Postby nosborne48 » Wed May 28, 2014 3:13 am

Yep. A special pet peeve of mine, in fact.
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Re: California considers closing all unaccredited schools

Postby cbkent » Wed May 28, 2014 10:23 pm

It would be a shame if CA correspondence and online law schools went away.
ABA accredited ULV boasts $75,000 tuition for the entire course.
My bar qualifying JD cost me $8000 in tuition for the entire program. Of course, that was almost 15 years ago.
Why pay $75,0000 to $150,000 for a bar card and no job when you can get a bar card and no job for substantially less?
:D
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Re: California considers closing all unaccredited schools

Postby Rich Douglas » Wed May 28, 2014 10:59 pm

cbkent wrote:It would be a shame if CA correspondence and online law schools went away.
ABA accredited ULV boasts $75,000 tuition for the entire course.
My bar qualifying JD cost me $8000 in tuition for the entire program. Of course, that was almost 15 years ago.
Why pay $75,0000 to $150,000 for a bar card and no job when you can get a bar card and no job for substantially less?
:D


Awesome. Nothing like focusing on outcomes....
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Re: California considers closing all unaccredited schools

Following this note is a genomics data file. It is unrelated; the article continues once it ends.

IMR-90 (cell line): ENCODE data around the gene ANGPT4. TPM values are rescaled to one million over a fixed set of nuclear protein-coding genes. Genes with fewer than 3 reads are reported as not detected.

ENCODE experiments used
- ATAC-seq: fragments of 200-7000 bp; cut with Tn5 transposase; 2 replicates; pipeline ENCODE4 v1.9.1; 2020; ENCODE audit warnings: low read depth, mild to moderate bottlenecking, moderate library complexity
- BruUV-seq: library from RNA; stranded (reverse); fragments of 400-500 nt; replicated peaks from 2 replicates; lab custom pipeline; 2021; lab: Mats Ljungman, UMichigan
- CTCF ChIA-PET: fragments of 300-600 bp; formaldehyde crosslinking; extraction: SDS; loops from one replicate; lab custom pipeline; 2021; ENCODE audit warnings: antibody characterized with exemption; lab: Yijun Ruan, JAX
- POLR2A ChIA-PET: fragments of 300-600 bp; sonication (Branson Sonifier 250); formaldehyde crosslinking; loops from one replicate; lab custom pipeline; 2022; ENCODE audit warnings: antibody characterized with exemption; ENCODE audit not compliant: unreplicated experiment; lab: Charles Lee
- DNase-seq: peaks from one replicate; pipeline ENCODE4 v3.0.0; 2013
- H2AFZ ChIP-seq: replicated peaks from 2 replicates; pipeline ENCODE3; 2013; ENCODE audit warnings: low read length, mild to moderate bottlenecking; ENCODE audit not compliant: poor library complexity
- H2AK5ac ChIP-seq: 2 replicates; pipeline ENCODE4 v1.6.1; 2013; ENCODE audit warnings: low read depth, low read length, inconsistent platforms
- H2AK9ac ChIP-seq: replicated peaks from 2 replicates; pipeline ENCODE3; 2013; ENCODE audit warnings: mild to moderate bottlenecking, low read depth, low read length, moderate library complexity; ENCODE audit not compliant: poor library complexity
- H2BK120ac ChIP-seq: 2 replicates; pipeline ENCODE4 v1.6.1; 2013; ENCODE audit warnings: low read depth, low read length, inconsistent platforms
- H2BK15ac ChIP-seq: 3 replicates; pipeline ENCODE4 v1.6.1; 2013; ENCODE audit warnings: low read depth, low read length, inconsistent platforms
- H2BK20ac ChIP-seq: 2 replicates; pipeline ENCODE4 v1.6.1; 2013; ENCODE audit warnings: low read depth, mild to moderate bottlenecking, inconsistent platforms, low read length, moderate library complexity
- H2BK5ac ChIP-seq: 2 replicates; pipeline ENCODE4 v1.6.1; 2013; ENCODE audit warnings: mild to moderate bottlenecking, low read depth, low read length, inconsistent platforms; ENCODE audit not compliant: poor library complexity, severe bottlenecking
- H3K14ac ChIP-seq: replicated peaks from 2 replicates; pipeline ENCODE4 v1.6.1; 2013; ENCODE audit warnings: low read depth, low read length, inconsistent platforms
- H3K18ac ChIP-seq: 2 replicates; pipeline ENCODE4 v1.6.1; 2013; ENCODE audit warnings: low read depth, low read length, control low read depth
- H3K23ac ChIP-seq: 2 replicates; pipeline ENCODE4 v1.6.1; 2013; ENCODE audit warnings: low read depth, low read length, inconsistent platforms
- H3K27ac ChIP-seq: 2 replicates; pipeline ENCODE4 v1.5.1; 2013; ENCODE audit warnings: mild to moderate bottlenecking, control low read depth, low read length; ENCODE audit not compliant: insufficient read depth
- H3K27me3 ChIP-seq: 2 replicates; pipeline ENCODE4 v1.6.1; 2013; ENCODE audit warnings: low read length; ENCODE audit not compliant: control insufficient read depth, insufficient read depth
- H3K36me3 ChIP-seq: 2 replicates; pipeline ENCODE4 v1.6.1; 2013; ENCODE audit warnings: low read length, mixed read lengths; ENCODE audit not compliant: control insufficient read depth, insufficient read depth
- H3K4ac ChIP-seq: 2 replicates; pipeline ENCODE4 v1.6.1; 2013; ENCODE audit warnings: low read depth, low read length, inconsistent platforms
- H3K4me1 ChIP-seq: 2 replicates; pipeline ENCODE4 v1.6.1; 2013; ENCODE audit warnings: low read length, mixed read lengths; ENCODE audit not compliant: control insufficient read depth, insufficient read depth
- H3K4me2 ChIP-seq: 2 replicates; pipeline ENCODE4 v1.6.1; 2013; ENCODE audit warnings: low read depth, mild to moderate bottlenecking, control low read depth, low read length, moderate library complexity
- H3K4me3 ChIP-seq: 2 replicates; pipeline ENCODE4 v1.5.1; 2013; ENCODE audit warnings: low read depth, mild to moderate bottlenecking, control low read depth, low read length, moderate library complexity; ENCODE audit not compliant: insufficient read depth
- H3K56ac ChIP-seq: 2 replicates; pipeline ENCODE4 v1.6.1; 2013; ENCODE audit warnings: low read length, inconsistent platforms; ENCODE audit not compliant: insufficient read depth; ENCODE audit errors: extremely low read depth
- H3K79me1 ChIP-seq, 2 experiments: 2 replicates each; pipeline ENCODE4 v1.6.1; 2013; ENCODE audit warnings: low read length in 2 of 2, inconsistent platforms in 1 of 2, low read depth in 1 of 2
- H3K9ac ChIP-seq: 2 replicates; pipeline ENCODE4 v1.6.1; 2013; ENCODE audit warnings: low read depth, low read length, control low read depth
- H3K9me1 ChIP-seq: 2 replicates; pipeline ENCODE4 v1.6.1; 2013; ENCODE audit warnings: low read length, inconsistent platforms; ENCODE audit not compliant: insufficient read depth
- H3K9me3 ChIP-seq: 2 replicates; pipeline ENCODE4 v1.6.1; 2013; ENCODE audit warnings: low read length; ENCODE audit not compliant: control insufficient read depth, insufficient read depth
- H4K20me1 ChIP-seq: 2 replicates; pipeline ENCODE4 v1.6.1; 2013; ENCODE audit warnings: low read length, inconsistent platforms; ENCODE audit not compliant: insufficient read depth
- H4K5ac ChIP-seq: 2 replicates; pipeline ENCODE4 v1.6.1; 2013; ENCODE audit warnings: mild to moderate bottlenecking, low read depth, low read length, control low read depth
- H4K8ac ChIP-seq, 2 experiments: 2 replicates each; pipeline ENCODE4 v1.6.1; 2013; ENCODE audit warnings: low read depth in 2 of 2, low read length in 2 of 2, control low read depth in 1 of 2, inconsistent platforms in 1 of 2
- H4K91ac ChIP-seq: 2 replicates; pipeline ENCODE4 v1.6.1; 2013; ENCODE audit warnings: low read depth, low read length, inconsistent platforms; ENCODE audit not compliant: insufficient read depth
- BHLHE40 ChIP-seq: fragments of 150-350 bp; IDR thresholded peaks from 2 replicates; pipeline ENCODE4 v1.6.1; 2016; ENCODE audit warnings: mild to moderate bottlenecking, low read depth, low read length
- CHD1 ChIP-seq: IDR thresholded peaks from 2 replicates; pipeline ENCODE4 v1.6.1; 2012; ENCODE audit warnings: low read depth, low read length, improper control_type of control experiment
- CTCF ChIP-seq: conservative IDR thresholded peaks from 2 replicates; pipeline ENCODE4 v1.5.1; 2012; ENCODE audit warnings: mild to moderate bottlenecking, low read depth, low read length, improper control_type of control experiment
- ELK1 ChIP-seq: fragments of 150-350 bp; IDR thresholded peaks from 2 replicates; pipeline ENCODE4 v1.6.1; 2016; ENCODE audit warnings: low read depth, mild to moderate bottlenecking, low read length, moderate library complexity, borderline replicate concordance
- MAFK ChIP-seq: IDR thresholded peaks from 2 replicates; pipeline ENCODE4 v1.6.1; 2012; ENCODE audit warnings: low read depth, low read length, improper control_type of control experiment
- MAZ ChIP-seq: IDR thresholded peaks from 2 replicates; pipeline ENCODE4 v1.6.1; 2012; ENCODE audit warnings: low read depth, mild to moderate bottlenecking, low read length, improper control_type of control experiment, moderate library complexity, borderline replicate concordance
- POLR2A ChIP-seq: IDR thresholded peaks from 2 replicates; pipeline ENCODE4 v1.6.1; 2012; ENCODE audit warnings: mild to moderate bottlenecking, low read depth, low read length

Postby RGable » Thu Jul 17, 2014 6:39 pm

Yes, all unaccredited schools should be closed. Many of these schools are profit-centers for entrepreneurs who exploit foreign students.
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Re: California considers closing all unaccredited schools

Postby Oregon » Sun Jul 20, 2014 5:17 pm

RGable wrote:Yes, all unaccredited schools should be closed. Many of these schools are profit-centers for entrepreneurs who exploit foreign students.


So you are saying there can never be any new schools ever allowed. Schools don't start with accreditation.

Who gives a rat's ass about foreign students?
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Re: California considers closing all unaccredited schools

Postby SteveFoerster » Mon Jul 21, 2014 4:44 pm

Oregon wrote:So you are saying there can never be any new schools ever allowed. Schools don't start with accreditation.

That's very true. The "ban them all!" approach is incredibly short sighted.

Who gives a rat's ass about foreign students?

Anyone who sees the drawback in the U.S. earning a reputation for being a place where you can cheat foreigners with impunity, for starters.
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Re: California considers closing all unaccredited schools

Postby Oregon » Tue Jul 22, 2014 4:00 pm

SteveFoerster wrote:Anyone who sees the drawback in the U.S. earning a reputation for being a place where you can cheat foreigners with impunity, for starters.


Then let's clean up all the schools that charge $ 20- $30 - $40,000 per year for mediocre cookie-cutter degrees. There is another name for charging $120,000 for 4 years of babysitting - that would be racketeering.